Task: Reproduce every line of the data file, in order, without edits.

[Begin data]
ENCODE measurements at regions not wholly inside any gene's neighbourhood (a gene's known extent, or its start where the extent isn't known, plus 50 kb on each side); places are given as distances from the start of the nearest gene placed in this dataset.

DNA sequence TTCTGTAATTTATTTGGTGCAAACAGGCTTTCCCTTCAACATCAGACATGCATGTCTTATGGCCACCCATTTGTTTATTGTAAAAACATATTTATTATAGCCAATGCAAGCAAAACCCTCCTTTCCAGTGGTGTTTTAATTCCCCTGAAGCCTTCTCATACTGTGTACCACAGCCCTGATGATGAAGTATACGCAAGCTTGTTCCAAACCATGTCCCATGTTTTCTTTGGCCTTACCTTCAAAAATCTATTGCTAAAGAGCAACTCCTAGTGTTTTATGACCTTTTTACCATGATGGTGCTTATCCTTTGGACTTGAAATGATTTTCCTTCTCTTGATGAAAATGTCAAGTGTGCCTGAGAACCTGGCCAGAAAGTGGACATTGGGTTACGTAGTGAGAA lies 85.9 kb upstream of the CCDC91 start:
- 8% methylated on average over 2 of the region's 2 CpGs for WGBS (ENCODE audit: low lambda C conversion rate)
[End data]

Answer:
ENCODE measurements at regions not wholly inside any gene's neighbourhood (a gene's known extent, or its start where the extent isn't known, plus 50 kb on each side); places are given as distances from the start of the nearest gene placed in this dataset.

DNA sequence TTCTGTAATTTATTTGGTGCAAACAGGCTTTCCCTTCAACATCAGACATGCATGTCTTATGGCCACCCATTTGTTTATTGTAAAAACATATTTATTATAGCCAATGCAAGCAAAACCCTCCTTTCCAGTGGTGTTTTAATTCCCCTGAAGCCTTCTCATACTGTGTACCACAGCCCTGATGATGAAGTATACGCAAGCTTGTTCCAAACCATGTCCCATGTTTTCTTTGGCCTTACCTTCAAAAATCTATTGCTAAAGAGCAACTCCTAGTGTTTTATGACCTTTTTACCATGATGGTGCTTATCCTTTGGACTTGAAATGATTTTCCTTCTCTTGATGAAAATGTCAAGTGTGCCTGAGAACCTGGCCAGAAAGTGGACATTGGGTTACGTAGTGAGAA lies 85.9 kb upstream of the CCDC91 start:
- 8% methylated on average over 2 of the region's 2 CpGs for WGBS (ENCODE audit: low lambda C conversion rate)